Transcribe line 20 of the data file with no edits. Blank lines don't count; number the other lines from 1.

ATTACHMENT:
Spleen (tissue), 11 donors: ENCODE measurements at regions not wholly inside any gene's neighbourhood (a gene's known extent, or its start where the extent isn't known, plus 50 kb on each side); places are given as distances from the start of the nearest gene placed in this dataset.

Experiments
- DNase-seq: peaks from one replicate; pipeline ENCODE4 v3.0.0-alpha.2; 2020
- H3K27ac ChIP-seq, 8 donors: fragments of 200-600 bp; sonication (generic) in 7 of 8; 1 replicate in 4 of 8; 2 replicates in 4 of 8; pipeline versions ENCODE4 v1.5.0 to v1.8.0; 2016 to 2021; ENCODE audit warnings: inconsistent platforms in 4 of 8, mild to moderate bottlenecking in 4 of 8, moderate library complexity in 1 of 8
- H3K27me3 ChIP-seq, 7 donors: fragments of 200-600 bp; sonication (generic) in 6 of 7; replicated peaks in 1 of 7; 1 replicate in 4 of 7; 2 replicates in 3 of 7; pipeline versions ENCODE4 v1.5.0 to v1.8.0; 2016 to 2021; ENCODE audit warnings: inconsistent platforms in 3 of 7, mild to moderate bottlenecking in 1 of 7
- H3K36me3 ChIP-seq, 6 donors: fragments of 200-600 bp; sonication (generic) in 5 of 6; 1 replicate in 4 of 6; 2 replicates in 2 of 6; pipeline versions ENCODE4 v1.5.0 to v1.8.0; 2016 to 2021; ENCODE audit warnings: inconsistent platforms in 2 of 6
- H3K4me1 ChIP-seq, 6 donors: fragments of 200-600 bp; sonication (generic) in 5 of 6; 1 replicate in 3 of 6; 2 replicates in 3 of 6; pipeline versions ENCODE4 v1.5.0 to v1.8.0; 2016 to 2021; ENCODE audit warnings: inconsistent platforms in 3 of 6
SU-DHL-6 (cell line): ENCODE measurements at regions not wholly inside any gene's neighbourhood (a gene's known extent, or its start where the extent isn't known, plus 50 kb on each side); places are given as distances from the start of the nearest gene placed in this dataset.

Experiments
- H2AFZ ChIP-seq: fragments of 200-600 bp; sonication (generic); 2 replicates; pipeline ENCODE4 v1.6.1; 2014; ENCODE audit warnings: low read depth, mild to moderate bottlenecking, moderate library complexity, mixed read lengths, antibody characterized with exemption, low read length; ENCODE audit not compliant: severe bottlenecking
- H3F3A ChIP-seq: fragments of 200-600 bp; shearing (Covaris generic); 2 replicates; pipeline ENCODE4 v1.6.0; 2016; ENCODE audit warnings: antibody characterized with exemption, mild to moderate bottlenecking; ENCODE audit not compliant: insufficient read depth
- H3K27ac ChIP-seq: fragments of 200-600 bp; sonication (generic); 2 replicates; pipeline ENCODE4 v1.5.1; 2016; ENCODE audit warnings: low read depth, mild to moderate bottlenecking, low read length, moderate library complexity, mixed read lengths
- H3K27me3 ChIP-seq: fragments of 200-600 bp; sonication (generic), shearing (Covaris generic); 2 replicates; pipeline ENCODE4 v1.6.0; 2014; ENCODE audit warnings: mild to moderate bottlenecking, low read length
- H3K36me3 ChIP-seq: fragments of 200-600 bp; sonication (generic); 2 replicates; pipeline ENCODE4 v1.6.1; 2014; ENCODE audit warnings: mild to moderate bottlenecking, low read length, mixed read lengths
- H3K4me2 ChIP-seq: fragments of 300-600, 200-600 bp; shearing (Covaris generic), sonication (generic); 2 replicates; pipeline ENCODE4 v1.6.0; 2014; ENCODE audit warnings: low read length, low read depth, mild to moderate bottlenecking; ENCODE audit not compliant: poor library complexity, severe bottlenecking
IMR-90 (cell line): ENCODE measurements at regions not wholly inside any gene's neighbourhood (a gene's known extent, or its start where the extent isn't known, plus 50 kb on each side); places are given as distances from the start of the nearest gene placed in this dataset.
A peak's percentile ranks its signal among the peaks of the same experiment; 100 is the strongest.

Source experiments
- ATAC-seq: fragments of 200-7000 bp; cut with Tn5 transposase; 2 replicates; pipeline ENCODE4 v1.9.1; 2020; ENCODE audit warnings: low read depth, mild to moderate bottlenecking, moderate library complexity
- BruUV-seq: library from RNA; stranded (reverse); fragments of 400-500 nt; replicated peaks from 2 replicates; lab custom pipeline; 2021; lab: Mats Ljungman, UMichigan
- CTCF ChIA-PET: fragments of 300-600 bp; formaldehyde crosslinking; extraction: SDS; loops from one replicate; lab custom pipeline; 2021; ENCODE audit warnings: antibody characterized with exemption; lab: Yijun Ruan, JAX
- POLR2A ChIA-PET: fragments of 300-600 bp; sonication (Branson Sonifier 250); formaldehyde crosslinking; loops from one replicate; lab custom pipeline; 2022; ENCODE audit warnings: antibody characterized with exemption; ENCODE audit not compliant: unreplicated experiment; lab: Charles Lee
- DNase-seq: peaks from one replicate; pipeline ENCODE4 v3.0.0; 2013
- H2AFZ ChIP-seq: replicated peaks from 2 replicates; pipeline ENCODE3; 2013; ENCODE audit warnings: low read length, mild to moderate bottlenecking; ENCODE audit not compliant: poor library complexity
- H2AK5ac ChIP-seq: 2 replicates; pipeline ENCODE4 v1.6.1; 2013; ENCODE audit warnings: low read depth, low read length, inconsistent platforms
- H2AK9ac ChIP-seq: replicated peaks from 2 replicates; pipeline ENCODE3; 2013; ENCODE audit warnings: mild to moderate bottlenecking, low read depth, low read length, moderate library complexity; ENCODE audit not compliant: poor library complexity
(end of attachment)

- BruUV-seq: library from RNA; stranded (reverse); fragments of 400-500 nt; replicated peaks from 2 replicates; lab custom pipeline; 2021; lab: Mats Ljungman, UMichigan